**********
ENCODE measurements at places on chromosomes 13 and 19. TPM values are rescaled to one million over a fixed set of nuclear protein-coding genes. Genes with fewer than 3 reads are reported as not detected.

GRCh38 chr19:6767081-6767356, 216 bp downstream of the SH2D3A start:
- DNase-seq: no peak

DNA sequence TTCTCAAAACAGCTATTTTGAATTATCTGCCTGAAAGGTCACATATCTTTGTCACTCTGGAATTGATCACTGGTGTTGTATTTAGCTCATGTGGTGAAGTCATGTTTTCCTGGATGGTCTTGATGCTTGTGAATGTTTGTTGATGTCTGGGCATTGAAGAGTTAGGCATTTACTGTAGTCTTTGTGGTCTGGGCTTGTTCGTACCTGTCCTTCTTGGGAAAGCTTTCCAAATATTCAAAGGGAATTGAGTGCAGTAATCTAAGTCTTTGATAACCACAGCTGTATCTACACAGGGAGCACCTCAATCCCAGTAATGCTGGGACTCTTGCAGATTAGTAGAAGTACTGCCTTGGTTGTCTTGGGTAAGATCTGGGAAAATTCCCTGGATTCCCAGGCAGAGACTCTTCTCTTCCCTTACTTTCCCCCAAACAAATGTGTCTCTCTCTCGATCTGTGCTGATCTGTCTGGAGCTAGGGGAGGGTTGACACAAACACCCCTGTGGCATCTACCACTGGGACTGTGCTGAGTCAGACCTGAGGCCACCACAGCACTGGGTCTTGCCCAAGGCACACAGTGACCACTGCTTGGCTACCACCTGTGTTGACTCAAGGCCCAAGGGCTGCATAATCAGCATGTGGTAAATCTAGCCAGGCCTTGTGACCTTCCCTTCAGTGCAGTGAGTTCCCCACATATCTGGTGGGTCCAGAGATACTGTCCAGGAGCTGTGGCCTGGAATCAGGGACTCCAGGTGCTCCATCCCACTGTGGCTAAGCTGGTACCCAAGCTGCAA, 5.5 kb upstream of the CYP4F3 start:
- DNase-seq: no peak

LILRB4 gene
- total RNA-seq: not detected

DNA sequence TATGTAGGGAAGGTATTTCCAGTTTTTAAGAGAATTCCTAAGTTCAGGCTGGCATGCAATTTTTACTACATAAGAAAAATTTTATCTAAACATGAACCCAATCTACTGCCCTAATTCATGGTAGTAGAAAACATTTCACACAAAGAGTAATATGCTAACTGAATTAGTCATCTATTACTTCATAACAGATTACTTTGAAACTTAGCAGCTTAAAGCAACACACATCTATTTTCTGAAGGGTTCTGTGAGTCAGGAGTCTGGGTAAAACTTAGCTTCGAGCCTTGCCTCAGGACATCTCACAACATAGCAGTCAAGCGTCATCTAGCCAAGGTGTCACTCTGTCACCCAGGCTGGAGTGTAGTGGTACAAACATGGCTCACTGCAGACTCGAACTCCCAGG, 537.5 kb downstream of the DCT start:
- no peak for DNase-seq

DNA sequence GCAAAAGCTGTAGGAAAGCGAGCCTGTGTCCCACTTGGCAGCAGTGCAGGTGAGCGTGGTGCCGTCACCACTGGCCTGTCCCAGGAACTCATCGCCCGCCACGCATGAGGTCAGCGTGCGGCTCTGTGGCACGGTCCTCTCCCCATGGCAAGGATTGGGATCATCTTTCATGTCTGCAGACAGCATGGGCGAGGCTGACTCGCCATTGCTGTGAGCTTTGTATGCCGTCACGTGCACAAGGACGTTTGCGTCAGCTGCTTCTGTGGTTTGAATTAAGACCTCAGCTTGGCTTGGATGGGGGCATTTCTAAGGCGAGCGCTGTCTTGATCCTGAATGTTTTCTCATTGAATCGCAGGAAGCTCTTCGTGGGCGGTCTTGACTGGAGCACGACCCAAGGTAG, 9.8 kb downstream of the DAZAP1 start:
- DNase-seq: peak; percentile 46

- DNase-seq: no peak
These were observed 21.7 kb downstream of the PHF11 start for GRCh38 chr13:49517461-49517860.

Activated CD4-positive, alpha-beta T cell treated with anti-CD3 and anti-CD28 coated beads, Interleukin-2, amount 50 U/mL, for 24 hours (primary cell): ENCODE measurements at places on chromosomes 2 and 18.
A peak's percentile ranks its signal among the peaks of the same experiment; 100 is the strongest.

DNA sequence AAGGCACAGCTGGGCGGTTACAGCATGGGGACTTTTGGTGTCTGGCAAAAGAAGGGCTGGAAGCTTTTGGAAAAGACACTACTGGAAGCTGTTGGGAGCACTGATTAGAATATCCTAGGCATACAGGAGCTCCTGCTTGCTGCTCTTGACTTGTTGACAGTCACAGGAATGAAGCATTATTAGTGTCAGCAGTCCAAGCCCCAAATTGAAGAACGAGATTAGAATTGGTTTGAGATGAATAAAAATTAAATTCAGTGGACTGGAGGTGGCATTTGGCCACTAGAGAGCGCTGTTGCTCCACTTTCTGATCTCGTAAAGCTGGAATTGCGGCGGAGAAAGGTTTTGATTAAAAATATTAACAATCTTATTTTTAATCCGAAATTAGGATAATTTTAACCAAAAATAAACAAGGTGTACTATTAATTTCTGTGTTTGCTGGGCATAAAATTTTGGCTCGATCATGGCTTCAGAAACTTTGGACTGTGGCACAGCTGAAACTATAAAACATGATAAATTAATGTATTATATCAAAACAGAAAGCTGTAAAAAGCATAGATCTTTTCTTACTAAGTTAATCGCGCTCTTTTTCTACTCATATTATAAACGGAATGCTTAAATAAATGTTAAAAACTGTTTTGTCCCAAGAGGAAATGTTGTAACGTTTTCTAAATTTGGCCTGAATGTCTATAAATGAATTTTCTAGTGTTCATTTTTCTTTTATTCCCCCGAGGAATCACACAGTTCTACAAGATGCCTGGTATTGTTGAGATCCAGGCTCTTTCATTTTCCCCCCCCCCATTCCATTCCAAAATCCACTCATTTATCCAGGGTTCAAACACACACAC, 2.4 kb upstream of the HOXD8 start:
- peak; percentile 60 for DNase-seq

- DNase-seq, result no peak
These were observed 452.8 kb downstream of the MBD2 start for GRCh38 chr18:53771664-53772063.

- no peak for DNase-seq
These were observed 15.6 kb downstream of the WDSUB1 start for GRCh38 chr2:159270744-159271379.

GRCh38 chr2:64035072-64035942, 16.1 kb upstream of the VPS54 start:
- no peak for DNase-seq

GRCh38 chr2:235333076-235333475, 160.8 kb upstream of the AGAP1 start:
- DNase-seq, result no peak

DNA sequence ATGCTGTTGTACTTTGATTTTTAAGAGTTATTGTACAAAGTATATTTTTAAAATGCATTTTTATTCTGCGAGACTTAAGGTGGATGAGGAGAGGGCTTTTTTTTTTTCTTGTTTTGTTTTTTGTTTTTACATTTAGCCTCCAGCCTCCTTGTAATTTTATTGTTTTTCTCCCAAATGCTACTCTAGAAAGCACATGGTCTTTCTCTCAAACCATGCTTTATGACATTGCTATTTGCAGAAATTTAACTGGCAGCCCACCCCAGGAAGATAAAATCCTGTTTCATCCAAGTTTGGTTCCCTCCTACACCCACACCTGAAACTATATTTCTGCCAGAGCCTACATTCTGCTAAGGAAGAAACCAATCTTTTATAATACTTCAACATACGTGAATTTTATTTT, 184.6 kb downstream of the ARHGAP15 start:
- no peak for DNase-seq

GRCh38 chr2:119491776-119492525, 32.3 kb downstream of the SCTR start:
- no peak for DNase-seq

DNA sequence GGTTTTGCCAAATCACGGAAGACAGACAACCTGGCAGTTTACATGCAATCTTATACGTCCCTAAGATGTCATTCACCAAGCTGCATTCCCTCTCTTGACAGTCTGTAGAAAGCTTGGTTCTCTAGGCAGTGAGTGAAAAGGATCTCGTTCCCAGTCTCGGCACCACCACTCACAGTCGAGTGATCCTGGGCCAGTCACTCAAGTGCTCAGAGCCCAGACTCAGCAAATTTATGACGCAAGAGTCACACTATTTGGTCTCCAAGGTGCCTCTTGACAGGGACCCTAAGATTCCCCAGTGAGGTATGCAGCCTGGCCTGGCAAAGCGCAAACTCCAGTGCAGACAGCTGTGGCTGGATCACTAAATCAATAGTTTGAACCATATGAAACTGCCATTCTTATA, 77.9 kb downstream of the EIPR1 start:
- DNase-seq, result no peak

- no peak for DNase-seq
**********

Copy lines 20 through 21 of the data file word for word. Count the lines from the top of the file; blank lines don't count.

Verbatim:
- no peak for DNase-seq
These were observed 15.6 kb downstream of the WDSUB1 start for GRCh38 chr2:159270744-159271379.